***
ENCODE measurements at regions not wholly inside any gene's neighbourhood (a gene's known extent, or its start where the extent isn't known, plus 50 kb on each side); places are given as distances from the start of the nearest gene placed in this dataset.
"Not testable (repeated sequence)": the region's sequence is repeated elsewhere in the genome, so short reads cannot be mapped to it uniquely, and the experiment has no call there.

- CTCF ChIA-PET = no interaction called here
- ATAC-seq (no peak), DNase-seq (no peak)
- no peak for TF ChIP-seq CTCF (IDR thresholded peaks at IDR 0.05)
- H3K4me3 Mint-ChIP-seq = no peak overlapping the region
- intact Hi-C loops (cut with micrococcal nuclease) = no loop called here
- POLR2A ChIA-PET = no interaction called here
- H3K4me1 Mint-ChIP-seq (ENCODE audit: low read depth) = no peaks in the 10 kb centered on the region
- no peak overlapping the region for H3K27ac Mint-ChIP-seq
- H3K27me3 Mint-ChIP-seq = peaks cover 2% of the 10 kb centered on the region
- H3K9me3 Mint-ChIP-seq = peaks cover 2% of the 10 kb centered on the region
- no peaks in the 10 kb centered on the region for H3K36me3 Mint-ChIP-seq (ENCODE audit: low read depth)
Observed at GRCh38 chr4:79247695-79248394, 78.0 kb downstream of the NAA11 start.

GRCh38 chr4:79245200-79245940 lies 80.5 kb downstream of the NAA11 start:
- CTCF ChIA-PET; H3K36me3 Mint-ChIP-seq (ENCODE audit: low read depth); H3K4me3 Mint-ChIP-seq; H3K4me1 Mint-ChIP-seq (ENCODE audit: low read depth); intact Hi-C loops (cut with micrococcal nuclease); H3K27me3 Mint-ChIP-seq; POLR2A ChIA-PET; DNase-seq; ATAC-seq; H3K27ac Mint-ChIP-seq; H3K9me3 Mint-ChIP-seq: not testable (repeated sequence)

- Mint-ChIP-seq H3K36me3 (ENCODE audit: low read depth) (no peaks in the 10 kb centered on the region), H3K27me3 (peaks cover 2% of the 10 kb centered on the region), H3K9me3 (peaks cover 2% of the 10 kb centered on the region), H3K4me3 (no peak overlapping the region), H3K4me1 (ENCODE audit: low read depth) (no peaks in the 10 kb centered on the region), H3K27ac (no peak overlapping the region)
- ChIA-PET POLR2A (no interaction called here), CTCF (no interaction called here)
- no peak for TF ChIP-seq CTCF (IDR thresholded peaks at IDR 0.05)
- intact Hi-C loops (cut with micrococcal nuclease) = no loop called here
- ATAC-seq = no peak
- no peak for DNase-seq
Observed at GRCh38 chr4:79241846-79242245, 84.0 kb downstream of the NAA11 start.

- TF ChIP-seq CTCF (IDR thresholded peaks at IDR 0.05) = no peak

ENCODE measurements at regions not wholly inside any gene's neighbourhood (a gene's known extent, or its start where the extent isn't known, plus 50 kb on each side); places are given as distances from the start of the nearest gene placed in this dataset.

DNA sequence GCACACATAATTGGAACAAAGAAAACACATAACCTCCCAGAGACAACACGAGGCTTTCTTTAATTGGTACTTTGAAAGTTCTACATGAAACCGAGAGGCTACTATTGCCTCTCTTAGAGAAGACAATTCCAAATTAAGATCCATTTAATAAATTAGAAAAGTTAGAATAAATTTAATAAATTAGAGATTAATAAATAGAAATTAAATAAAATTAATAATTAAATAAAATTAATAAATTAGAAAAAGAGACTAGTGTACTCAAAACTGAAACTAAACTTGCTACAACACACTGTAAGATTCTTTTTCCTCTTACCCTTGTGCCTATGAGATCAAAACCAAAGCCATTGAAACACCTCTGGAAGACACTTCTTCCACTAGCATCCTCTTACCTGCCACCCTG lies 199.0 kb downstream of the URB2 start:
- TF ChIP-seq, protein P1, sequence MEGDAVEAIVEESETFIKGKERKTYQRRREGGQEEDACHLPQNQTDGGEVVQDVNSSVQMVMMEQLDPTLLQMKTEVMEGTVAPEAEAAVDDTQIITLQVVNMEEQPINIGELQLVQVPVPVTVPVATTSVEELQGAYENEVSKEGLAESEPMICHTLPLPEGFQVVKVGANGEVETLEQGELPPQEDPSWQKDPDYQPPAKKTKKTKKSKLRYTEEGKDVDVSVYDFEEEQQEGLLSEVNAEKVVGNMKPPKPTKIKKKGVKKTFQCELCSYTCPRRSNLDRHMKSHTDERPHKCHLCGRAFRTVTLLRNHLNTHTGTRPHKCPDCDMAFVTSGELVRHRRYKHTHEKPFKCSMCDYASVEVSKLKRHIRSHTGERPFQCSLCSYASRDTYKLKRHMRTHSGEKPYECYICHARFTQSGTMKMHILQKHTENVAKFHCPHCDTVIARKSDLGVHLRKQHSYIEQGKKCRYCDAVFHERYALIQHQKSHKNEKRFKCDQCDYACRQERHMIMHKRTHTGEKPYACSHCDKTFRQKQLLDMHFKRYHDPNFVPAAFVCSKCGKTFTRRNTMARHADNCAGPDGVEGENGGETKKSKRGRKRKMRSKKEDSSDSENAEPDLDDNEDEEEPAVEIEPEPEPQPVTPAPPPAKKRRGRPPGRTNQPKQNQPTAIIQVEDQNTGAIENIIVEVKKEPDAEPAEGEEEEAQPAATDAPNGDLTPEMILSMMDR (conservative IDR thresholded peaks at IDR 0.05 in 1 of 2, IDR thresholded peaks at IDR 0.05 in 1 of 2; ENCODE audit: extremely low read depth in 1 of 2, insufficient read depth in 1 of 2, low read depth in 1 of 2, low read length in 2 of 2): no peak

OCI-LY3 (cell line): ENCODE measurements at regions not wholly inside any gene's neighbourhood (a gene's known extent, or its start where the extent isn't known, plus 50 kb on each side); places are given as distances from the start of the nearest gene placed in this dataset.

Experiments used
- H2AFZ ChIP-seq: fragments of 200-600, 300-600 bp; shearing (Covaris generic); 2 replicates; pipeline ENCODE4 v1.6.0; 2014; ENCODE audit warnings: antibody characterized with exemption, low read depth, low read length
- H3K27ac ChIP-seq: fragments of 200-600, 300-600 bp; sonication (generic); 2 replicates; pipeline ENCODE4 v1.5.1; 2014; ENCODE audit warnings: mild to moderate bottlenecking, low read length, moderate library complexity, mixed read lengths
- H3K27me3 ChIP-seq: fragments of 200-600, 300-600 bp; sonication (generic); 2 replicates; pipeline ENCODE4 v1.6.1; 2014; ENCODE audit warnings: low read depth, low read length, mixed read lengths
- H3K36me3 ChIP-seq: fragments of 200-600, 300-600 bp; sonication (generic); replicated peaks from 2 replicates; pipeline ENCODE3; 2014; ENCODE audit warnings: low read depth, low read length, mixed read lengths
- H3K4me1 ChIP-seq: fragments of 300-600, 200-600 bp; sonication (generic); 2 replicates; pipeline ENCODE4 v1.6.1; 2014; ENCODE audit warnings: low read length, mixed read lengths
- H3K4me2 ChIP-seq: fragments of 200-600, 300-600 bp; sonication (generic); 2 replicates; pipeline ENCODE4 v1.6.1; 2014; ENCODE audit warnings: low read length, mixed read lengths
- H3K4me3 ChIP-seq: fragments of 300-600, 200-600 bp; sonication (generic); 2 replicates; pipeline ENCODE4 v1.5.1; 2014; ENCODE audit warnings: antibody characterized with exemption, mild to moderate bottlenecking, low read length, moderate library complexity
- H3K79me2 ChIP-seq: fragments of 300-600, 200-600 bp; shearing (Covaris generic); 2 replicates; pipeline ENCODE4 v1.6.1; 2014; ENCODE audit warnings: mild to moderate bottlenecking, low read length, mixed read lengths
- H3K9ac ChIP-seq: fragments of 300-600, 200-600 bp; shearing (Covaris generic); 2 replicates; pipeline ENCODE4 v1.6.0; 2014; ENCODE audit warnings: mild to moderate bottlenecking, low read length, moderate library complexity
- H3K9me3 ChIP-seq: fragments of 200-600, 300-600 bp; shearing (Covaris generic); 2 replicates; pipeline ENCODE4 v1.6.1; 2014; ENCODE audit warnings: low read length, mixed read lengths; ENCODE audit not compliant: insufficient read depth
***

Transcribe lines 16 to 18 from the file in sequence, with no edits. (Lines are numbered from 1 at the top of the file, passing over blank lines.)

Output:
- CTCF ChIA-PET; H3K36me3 Mint-ChIP-seq (ENCODE audit: low read depth); H3K4me3 Mint-ChIP-seq; H3K4me1 Mint-ChIP-seq (ENCODE audit: low read depth); intact Hi-C loops (cut with micrococcal nuclease); H3K27me3 Mint-ChIP-seq; POLR2A ChIA-PET; DNase-seq; ATAC-seq; H3K27ac Mint-ChIP-seq; H3K9me3 Mint-ChIP-seq: not testable (repeated sequence)

- Mint-ChIP-seq H3K36me3 (ENCODE audit: low read depth) (no peaks in the 10 kb centered on the region), H3K27me3 (peaks cover 2% of the 10 kb centered on the region), H3K9me3 (peaks cover 2% of the 10 kb centered on the region), H3K4me3 (no peak overlapping the region), H3K4me1 (ENCODE audit: low read depth) (no peaks in the 10 kb centered on the region), H3K27ac (no peak overlapping the region)
- ChIA-PET POLR2A (no interaction called here), CTCF (no interaction called here)